NOAA funds new Cooperative Institute for Marine, Earth and Atmospheric Systems

CIMEAS supports ongoing collaboration between UC Santa Cruz and the National Marine Fisheries Service Southwest Fisheries Science Center

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CIMEAS will support research in marine ecological systems, fisheries management, global climate, and other areas. (Photo by Dan Costa)
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Daniel Costa, Director of the UCSC Institute of Marine Sciences (Photo by Bruce Lyon)

UC Santa Cruz is a major partner in a new Cooperative Institute for Marine, Earth, and Atmospheric Systems (CIMEAS), funded by the National Oceanic and Atmospheric Administration (NOAA) and led by Scripps Institution of Oceanography at UC San Diego.

The institute will conduct collaborative, multidisciplinary research on climate, oceans, and ecosystems to better understand the coupled systems and assess the physical and biological state of the oceans. CIMEAS will advance regional, national, and global understanding of natural and human-caused impacts on ecosystems and the sustainable ways to strengthen our environmental and economic well-being.

At UC Santa Cruz, CIMEAS will support ongoing collaborations between researchers in the Institute of Marine Sciences (IMS) and NOAA fisheries scientists.

CIMEAS will continue to develop and extend our strong collaboration with the National Marine Fisheries Service Southwest Fisheries Science Center,” said IMS Director Daniel Costa, a professor of ecology and evolutionary biology (EEB). “This program will support critical research into the factors that regulate fisheries along the West Coast of the U.S. It will support graduate students and postdocs as our nation's workforce to understand the role of climate in fisheries management.”

Eric Palkovacs, associate professor of EEB and associate director of the Fisheries Collaborative Program, said the UCSC-NOAA collaborations in freshwater and fisheries ecology bring to the campus about $10 million per year in research funding.

This is a large and vibrant program that supports about 80 UCSC researchers, students, and postdocs working on collaborative projects with the NOAA Southwest Fisheries Science Center,” he said.

In addition to UC San Diego and UC Santa Cruz, the institute will include Humboldt State University, Cal State University Los Angeles, the Farallon Institute, Moss Landing Marine Labs managed by San Jose State University, UC Davis, UCLA, and UC Santa Barbara. The range of partner institutions brings significant expertise, facilities, and capabilities to the institute, and will expose NOAA to diverse talent, technology, and ideas.

The selection of UC San Diego to host the institute, made through an open competitive evaluation, comes with an award of up to $220 million over five years, with the potential for renewal for another five years based on successful performance.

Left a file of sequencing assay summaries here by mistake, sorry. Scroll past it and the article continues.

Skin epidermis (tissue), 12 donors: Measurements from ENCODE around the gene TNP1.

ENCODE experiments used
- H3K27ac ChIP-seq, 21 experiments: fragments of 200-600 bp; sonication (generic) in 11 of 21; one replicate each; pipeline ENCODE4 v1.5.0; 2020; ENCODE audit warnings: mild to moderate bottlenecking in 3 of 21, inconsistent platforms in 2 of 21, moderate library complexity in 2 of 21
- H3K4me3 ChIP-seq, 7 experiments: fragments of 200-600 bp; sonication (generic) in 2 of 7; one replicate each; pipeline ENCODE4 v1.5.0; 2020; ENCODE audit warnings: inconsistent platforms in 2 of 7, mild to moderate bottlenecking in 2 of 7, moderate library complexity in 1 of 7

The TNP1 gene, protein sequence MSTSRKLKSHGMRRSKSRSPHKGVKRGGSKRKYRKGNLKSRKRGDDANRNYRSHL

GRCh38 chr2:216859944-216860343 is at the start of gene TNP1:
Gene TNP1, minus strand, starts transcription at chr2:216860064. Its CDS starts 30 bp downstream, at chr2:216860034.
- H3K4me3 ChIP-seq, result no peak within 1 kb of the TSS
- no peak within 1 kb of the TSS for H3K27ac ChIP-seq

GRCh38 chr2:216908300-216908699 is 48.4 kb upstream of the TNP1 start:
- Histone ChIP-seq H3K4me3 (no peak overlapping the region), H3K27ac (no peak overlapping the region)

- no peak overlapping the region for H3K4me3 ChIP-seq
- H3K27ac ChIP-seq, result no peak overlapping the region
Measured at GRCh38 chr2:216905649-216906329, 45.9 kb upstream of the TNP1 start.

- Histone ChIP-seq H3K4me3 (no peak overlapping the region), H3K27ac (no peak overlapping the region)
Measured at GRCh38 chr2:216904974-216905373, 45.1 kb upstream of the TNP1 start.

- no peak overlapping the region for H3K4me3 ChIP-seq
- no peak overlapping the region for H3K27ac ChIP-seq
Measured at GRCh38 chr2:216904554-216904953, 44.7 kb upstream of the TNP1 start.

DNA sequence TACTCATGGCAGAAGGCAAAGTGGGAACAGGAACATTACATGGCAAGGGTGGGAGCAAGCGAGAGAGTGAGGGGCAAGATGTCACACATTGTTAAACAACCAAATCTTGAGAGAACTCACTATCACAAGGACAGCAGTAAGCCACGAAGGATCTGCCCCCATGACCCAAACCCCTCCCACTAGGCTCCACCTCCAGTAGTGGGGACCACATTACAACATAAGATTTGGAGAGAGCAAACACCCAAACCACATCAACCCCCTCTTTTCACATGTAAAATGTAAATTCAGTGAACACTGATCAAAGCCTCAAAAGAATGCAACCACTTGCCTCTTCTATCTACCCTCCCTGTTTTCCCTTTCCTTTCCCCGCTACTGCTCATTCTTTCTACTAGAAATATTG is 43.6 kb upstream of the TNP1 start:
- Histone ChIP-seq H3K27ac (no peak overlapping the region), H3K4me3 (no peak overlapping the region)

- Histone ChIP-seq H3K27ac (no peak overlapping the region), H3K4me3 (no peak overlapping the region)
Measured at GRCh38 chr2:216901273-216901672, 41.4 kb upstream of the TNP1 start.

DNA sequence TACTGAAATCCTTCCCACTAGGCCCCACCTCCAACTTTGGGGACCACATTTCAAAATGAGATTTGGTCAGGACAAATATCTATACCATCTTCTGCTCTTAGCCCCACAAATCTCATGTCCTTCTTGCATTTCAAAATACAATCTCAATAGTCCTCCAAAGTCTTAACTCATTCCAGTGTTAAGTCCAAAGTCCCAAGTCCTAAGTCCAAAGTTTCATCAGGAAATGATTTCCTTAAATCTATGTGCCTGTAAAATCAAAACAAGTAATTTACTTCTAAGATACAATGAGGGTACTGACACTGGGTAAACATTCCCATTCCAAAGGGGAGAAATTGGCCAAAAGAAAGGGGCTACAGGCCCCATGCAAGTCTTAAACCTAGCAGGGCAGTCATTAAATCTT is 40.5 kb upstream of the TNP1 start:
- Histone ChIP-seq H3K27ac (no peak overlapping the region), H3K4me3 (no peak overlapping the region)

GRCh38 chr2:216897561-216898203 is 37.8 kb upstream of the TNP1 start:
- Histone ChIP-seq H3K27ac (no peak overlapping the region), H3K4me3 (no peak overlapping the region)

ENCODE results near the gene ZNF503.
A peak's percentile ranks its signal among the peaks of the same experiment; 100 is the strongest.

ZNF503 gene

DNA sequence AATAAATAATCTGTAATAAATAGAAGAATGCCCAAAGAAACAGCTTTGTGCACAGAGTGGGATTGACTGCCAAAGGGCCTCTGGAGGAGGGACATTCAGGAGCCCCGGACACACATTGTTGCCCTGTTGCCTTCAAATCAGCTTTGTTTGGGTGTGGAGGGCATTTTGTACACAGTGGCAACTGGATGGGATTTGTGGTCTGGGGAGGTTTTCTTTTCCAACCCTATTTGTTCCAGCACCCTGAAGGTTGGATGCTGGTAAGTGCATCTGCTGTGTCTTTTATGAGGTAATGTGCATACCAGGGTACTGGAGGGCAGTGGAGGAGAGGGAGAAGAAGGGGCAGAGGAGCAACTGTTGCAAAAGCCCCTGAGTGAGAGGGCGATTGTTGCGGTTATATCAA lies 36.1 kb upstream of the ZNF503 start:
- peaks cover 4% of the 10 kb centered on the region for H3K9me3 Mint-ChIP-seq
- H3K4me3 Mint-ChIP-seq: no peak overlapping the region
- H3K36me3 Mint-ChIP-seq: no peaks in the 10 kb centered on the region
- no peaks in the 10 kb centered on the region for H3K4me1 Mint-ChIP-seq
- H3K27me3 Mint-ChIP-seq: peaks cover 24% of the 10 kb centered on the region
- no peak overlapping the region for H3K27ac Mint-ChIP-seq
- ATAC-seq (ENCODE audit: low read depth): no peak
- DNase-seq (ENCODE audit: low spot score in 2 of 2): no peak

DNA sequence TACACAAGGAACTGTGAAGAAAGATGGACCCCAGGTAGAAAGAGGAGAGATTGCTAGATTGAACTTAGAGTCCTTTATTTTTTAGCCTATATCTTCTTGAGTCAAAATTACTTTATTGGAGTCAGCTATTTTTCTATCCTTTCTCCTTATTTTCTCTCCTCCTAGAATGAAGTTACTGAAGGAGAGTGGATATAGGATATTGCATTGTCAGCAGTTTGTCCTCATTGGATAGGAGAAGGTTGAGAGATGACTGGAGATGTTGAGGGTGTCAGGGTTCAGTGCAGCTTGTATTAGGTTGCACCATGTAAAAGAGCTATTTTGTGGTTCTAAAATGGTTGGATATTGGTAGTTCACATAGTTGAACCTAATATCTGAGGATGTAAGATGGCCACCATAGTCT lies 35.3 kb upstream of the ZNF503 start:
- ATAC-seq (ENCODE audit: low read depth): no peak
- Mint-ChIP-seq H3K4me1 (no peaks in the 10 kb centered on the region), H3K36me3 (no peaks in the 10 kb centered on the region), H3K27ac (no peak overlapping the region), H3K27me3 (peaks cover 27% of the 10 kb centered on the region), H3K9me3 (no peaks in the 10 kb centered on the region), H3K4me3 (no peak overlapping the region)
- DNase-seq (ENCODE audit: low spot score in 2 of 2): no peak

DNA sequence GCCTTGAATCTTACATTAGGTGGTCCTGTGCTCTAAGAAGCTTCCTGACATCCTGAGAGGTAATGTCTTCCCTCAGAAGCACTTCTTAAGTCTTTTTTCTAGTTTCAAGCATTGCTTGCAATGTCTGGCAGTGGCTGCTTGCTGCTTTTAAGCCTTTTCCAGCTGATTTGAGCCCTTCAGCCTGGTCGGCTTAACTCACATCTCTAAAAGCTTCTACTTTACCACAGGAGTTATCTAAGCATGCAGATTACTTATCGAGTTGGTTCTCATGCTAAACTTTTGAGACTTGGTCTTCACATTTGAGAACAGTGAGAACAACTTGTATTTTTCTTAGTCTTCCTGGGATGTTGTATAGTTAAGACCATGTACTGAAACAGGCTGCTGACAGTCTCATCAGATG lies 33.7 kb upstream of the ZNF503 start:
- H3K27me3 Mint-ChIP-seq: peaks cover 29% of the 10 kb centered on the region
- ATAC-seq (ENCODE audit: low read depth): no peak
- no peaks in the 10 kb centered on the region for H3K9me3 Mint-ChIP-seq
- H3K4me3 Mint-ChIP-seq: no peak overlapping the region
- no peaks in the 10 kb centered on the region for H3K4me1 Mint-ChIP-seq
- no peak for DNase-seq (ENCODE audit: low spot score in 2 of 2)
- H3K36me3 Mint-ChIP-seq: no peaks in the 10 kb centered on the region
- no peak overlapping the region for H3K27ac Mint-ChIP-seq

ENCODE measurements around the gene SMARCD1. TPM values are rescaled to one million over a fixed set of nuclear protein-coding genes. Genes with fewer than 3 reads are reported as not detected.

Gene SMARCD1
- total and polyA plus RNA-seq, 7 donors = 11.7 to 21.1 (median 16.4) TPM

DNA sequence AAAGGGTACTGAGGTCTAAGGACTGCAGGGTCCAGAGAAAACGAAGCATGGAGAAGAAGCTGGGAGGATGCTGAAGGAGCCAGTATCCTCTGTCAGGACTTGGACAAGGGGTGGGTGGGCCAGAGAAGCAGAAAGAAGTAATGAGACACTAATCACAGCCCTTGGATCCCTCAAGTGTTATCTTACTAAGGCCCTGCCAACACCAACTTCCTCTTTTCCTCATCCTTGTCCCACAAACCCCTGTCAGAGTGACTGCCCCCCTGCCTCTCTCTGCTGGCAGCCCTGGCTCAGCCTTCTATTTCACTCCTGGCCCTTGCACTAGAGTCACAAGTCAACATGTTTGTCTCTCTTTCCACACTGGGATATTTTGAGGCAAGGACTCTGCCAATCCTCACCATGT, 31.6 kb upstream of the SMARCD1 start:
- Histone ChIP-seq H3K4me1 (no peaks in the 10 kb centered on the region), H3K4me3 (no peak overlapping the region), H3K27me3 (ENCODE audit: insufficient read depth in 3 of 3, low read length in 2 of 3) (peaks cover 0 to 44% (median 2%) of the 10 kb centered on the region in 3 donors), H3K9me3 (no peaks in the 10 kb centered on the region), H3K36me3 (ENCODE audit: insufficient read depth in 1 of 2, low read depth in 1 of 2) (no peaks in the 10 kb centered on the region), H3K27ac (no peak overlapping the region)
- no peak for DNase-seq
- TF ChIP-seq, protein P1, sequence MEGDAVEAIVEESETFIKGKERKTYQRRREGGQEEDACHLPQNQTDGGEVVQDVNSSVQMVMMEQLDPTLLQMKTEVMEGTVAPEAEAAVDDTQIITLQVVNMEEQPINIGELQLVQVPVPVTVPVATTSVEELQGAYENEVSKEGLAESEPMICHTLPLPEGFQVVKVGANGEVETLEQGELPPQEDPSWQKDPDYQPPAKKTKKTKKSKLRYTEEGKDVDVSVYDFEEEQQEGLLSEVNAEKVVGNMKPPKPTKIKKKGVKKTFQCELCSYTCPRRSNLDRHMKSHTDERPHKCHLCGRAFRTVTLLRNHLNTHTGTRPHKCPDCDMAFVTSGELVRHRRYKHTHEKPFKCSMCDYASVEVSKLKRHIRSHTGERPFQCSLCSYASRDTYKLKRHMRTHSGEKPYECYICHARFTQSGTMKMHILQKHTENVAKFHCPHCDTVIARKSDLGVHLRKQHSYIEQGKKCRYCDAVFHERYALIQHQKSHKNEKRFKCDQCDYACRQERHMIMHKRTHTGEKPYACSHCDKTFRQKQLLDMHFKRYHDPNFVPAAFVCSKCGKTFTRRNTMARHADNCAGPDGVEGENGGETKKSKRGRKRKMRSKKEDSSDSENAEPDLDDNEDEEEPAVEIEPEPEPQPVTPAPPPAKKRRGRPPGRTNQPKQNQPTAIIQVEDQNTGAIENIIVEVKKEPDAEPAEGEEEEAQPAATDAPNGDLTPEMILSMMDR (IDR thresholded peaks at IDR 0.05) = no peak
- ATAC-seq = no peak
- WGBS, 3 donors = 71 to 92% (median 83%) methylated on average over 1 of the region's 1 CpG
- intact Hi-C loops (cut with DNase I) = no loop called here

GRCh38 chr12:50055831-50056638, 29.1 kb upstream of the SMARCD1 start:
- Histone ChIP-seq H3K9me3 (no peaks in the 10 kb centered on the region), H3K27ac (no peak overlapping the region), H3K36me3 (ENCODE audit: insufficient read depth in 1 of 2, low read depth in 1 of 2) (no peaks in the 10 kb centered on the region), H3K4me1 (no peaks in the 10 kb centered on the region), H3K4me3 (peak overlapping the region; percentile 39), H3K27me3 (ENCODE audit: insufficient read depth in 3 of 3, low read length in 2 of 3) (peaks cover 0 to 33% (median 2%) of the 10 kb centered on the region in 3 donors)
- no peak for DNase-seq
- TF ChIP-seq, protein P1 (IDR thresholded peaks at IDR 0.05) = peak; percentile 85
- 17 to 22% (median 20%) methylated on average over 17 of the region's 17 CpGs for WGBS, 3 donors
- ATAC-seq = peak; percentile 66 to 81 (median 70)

In partnership with NOAA and other agencies, CIMEAS will conduct and coordinate innovative research in four main areas, focusing on the western United States, the California Current, and the Pacific and Southern oceans. The science will support ecosystem-based management of living marine resources; research, development, and technology innovation for global ocean observations and monitoring; coastal and oceanic observations, analysis, and prediction; and weather, water, and climate research.

Scripps Institution of Oceanography brings together ocean observing systems with both regional and global scope, modeling expertise that adds new dimensions to our ability to predict the ocean, and ocean insights built on more than 100 years of exploration,” said Margaret Leinen, vice chancellor of marine sciences at UC San Diego and director of Scripps Oceanography. “This expertise along with powerful partnerships with West Coast universities, local, regional, state, national and international governments, businesses and non-profits will generate the kinds of insights that NOAA needs to ensure a sustainable future for the ocean.”

CIMEAS will also support sustained observation programs in marine ecological systems and global climate. Among them are iconic long-term studies like the 70-year California Cooperative Oceanic Fisheries Investigations (CalCOFI), the Mauna Loa Observatory at which atmospheric carbon dioxide concentrations are measured, the Argo international network of global ocean profiling floats, and more.

CIMEAS is home to many vital long-term observation programs that lay the foundation for understanding our complex earth system, and we’re proud of our long-standing partnership with NOAA on many of these programs,” said research oceanographer Bruce Cornuelle, director of the new institute. “Through CIMEAS, we look forward to helping improve the scientific understanding of the ocean, Earth, and atmosphere for the benefit of the public, and training the next generation of diverse scientists through collaborations with our partner institutions.”

NOAA supports 17 cooperative institutes consisting of 57 universities and research institutions in 23 states and the District of Columbia. These research institutions provide strong educational programs that promote student and postdoctoral scientist involvement in NOAA-funded research.

Our cooperative institutes are a vital component of NOAA’s mission to address emerging scientific issues and train the next generation of researchers,” said Craig McLean, assistant NOAA administrator for Oceanic and Atmospheric Research. “This institute will help NOAA achieve our mission to better understand the ocean and atmosphere, which depends on research, data and information to make sound decisions for healthy ecosystems, communities and a strong blue economy.”